Webster 1913 Edition
sāpe; akin to D.
s[GREEK]be, and perhaps to AS.
sīpanto drip, MHG.
sīfen, and L.
A substance which dissolves in water, thus forming a lather, and is used as a cleansing agent. Soap is produced by combining fats or oils with alkalies or alkaline earths, usually by boiling, and consists of salts of sodium, potassium, etc., with the fatty acids (oleic, stearic, palmitic, etc.). See the Note below, and cf.
Saponification. By extension, any compound of similar composition or properties, whether used as a cleaning agent or not.
☞ In general, soaps are of two classes, hard and soft. Calcium, magnesium, lead, etc., form soaps, but they are insoluble and useless.
The purifying action of
soapdepends upon the fact that it is decomposed by a large quantity of water into free alkali and an insoluble acid salt. The first of these takes away the fatty dirt on washing, and the latter forms the
soaplather which envelops the greasy matter and thus tends to remove it.
Roscoe & Schorlemmer.
a fine-grained hard soap, white or mottled, made of olive oil and soda; – called also–
any one of a great variety of soaps, of different ingredients and color, which are hard and compact. All solid soaps are of this class.–
an insoluble, white, pliable soap made by saponifying an oil (olive oil) with lead oxide; – used externally in medicine. Called also–
Pills of soap
pills containing soap and opium.–
any soap made with potash, esp. the soft soaps, and a hard soap made from potash and castor oil.–
any hard soap charged with a gritty powder, as silica, alumina, powdered pumice, etc., which assists mechanically in the removal of dirt.–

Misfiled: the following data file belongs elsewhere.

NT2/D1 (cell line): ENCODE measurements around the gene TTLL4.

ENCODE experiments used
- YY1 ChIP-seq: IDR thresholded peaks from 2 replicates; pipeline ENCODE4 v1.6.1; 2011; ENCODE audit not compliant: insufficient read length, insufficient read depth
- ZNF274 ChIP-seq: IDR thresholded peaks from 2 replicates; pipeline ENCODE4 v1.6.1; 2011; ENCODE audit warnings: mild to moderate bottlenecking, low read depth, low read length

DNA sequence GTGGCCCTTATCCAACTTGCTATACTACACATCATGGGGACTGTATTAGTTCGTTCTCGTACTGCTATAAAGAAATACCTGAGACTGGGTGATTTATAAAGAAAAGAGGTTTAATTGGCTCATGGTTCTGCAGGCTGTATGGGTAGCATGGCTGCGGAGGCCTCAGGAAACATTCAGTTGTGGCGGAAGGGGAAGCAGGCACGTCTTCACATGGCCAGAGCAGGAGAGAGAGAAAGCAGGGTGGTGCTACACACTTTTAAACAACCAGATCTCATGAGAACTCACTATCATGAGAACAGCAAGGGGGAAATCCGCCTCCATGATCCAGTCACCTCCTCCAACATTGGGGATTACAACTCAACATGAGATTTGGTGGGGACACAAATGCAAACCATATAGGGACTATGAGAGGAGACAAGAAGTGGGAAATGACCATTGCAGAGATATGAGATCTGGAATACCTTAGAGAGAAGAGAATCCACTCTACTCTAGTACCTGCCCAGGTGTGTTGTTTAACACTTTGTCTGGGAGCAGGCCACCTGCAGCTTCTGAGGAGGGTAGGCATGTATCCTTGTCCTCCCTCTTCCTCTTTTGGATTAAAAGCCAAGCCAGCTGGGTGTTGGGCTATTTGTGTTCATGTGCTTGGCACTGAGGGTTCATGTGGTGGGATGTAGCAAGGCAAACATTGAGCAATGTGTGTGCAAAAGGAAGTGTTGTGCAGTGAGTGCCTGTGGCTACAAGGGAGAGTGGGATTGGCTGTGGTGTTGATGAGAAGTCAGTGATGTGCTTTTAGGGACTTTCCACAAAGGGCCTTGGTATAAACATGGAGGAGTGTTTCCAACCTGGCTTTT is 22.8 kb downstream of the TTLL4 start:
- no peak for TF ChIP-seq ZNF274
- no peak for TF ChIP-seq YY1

a yellow soap containing resin, – used in bleaching.–
a cheap soap containing water glass (sodium silicate).–
a hollow iridescent globe, formed by blowing a film of soap suds from a pipe; figuratively, something attractive, but extremely unsubstantial.
soap bubbleof the metaphysicians.
J. C. Shairp.
a cerate formed of soap, olive oil, white wax, and the subacetate of lead, sometimes used as an application to allay inflammation.–
the refuse fat of kitchens, slaughter houses, etc., used in making soap.–
a liniment containing soap, camphor, and alcohol.–
the hard kernel or seed of the fruit of the soapberry tree, – used for making beads, buttons, etc.–
one of several plants used in the place of soap, as the–
Chlorogalum pomeridianum, a California plant, the bulb of which, when stripped of its husk and rubbed on wet clothes, makes a thick lather, and smells not unlike new brown soap. It is called also
soap bulb, and
a soap containing a sodium salt. The soda soaps are all hard soaps.–
a soap of a gray or brownish yellow color, and of a slimy, jellylike consistence, made from potash or the lye from wood ashes. It is strongly alkaline and often contains glycerin, and is used in scouring wood, in cleansing linen, in dyehouses, etc. Figuratively, flattery; wheedling; blarney.
hard soap for the toilet, usually colored and perfumed.
imp. & p. p.
p. pr. & vb. n.
To rub or wash over with soap.
To flatter; to wheedle.
Webster 1828 Edition